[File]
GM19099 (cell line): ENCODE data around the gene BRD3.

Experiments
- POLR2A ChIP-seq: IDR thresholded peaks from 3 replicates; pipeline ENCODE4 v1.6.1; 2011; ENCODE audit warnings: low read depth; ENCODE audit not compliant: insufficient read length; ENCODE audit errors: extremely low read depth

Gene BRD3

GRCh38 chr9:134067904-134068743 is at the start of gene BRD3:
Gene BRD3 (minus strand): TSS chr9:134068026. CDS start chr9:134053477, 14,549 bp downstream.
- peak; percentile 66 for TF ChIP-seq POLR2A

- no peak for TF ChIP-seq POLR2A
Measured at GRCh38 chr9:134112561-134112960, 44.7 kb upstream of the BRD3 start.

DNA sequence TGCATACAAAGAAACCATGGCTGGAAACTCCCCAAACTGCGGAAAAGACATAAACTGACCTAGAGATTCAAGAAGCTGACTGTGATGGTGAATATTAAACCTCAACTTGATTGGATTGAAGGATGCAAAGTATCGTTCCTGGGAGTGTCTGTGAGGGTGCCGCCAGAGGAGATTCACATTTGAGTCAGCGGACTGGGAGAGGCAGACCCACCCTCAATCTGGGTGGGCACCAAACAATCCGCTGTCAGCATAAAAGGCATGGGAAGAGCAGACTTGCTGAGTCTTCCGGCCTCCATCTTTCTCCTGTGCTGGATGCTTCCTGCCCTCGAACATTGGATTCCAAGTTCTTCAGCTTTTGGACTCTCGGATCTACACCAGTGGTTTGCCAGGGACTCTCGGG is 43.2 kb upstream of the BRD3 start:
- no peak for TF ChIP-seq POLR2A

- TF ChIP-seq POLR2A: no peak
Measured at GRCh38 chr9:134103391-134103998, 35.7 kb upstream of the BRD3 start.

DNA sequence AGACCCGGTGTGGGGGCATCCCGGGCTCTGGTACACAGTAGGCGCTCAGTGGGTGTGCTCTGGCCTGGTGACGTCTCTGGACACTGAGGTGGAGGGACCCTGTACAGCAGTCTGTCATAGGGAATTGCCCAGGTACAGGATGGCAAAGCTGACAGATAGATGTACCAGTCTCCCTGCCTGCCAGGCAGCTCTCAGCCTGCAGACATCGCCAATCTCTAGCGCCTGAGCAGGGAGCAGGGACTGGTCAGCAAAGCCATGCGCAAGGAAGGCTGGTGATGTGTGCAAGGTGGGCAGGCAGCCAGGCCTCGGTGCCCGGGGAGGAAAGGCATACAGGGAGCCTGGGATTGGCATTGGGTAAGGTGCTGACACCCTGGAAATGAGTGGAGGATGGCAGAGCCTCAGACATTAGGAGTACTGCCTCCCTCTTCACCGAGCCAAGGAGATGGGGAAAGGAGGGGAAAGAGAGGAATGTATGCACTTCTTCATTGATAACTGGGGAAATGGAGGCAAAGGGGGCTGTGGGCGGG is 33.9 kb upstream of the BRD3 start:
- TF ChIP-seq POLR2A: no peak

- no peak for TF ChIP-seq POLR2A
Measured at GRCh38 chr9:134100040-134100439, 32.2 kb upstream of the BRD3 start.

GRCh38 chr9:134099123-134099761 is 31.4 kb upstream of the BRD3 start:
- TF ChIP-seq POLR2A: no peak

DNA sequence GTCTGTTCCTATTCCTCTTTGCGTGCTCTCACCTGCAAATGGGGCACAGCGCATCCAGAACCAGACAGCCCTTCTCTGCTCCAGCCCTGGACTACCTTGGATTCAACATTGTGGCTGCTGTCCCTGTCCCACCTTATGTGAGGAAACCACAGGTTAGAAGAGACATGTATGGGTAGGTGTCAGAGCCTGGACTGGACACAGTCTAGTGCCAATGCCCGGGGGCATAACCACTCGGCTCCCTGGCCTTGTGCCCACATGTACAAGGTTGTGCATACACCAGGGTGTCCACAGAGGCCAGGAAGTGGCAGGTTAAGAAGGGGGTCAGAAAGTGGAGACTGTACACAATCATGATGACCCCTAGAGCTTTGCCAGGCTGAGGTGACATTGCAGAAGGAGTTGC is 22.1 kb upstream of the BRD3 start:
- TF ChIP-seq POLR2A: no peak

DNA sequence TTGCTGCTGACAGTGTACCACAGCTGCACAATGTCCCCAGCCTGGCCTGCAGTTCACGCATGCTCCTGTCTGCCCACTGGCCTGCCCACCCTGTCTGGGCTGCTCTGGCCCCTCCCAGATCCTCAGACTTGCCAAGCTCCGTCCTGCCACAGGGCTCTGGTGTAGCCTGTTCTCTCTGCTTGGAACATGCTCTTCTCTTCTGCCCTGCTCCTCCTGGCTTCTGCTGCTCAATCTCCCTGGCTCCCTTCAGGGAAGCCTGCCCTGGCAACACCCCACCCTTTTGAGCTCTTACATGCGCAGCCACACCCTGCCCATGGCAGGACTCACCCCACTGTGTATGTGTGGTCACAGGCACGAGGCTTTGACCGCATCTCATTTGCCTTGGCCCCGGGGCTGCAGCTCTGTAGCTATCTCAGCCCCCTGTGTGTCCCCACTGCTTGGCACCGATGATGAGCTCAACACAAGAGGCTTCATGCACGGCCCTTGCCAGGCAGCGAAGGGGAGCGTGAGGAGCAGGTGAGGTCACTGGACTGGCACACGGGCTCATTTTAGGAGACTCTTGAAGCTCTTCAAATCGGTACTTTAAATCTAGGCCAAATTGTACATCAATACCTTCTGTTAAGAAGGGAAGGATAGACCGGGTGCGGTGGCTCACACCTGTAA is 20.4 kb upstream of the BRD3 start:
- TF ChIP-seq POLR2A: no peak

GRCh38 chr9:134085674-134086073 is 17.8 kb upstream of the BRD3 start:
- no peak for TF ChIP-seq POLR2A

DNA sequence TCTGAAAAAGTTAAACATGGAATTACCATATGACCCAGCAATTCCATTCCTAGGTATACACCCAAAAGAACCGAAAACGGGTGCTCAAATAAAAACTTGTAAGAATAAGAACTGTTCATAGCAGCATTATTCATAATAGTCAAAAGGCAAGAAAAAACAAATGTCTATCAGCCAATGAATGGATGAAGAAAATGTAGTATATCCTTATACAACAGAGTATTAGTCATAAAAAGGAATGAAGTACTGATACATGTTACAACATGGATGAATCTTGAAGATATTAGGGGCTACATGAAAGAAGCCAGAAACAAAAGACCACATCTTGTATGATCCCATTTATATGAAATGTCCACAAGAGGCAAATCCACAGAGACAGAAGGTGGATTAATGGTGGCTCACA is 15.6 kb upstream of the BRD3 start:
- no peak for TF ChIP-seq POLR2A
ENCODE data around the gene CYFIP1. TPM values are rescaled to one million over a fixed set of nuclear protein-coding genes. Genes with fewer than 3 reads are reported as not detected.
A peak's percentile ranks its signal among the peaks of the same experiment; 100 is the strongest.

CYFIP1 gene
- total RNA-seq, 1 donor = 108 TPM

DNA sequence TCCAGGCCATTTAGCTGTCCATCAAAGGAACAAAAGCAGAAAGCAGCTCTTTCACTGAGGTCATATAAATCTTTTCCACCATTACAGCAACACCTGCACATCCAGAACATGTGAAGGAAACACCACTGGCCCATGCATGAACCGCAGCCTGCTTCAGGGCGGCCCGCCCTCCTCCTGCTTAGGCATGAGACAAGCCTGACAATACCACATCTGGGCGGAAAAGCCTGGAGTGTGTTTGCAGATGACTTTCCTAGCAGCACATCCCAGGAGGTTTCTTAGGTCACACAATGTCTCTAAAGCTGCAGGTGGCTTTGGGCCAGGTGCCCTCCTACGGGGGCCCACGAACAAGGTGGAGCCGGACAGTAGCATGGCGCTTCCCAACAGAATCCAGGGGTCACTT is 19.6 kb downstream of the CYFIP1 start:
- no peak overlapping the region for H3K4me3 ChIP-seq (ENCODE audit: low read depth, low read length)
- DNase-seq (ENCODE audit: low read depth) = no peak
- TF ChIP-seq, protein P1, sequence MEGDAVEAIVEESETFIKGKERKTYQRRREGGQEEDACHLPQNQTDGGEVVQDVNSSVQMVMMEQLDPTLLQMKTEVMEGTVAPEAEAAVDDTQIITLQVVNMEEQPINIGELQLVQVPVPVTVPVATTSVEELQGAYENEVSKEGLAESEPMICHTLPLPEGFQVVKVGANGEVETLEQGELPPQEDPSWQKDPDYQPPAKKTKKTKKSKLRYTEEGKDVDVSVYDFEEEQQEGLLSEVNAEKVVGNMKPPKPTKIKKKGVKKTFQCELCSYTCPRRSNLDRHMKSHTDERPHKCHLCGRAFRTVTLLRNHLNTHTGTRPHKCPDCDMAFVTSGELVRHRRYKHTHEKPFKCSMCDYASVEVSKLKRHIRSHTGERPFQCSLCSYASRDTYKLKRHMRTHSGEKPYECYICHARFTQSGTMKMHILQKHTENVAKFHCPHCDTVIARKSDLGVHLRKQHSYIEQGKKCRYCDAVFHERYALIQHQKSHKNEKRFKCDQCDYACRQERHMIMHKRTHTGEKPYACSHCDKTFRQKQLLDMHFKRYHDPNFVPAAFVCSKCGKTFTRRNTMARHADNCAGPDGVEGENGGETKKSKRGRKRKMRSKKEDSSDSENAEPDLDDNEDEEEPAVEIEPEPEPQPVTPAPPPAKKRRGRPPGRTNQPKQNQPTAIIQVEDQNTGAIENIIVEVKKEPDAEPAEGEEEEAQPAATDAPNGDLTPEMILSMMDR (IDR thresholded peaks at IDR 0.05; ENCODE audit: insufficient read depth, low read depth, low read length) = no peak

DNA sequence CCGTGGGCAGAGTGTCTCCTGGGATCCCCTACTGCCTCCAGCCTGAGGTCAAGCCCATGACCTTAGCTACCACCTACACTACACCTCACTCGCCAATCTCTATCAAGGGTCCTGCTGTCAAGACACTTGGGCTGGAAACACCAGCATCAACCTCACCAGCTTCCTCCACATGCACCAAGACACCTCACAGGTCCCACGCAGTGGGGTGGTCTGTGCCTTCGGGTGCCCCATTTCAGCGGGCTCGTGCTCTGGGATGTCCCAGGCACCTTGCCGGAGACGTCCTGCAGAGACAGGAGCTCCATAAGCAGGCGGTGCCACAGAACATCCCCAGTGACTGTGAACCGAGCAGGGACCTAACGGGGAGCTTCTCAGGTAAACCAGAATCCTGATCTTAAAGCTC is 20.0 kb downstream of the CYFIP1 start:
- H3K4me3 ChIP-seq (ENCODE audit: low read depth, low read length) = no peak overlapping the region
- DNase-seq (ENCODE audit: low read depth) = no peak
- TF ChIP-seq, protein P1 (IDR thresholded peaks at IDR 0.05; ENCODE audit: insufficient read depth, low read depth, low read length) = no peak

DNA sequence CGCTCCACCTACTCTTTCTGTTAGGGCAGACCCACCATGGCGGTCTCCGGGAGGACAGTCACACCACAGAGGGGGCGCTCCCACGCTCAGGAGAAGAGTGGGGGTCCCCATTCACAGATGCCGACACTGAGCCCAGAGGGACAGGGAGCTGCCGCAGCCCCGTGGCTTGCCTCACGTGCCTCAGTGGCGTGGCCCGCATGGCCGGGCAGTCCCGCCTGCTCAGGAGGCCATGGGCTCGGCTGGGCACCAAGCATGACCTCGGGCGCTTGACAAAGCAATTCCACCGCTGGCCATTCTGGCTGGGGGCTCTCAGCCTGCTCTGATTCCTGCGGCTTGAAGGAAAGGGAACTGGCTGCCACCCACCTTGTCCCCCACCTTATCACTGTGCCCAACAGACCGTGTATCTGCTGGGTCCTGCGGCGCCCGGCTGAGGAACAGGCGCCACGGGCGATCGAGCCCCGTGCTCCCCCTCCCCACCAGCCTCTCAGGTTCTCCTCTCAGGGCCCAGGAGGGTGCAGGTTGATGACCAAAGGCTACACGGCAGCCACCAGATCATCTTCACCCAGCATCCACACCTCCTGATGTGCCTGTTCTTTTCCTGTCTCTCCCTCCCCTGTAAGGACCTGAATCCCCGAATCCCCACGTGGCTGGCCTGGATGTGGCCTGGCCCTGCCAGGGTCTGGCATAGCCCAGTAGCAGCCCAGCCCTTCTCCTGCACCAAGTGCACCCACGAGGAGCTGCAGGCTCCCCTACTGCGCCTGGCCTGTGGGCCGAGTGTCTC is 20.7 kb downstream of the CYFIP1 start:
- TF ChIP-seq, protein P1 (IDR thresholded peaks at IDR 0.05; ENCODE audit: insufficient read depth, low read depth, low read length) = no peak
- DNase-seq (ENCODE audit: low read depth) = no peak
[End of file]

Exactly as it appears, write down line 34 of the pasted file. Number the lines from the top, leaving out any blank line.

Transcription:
- DNase-seq (ENCODE audit: low read depth) = no peak